Please use this identifier to cite or link to this item: http://dl.pgu.ac.ir/handle/Hannan/81913
Title: 3D characterization of diffusivities and its impact on mass flux and concentration overpotential in SOFC anodes
Keywords: Energy;0303 Macromolecular And Materials Chemistry;0306 Physical Chemistry (Incl. Structural);0912 Materials Engineering
Issue Date: 31-Jan-2017
21-Jan-2017
6-Jan-2017
Publisher: Electrochemical Society
Description: In recent years great effort has been taken to understand the effect of gas transport on the performance of electrochemical devices. This study aims to characterize the diffusion regimes and the possible inaccuracies of the mass transport calculation in Solid Oxide Fuel Cell (SOFC) anodes when a volume-averaged pore diameter is used. 3D pore size distribution is measured based on the extracted pore phase from an X-ray CT scan, which is further used for the calculation of a Knudsen number (Kn) map in the porous medium, followed by the voxel-based distribution of the effective diffusion coefficients for different fuel gases. Diffusion fluxes in a binary gas mixture using the lower boundary, upper boundary and average effective coefficients are compared, and the impact on overpotential is analyzed. The results show that pore diameters from tens to hundreds of nanometers result in a broad range of Knudsen number (1.1 ??? 4.8 and 0.6 ??? 3 for H2 and CH4 respectively), indicative of the transitional diffusion regime. The results highlight that for a porous material, such as an SOFC anode where Knudsen effects are non-negligible, using a volume-averaged pore size can overestimate the mass flux by ??200% compared to the actual value. The characteristic pore size should be chosen sensibly in order to improve the reliability of the mass transport and electrochemical performance evaluation.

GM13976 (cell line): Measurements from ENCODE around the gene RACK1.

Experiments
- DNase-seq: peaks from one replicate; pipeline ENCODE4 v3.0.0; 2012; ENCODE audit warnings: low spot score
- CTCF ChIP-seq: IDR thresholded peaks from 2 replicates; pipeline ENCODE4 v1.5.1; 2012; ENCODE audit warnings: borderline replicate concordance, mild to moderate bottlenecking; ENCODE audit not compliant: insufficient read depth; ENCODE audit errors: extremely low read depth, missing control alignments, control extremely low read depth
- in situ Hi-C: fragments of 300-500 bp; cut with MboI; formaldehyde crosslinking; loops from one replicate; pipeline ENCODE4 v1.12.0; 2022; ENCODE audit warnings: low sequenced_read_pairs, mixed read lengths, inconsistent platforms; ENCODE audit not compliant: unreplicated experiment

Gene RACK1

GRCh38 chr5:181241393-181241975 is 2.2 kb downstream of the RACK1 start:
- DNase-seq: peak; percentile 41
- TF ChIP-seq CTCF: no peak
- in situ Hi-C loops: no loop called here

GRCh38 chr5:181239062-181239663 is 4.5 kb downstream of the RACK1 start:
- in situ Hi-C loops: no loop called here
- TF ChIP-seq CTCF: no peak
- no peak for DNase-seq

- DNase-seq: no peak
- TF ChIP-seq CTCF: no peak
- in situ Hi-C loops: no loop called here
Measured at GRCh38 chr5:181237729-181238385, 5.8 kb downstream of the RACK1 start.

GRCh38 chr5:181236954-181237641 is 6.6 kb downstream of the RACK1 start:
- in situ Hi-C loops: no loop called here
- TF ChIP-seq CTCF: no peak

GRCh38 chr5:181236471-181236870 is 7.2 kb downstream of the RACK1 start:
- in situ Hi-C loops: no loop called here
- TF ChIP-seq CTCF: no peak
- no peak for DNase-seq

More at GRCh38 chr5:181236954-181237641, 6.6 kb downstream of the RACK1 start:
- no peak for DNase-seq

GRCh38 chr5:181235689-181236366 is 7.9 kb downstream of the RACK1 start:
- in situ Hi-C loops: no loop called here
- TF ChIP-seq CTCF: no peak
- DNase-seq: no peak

Other Identifiers: http://jes.ecsdl.org/content/164/4/F188.full
0013-4651
http://hdl.handle.net/10044/1/43821
https://dx.doi.org/10.1149/2.0111704jes
EP/M014045/1
654915
Type Of Material: OTHER
Appears in Collections:Faculty of Engineering

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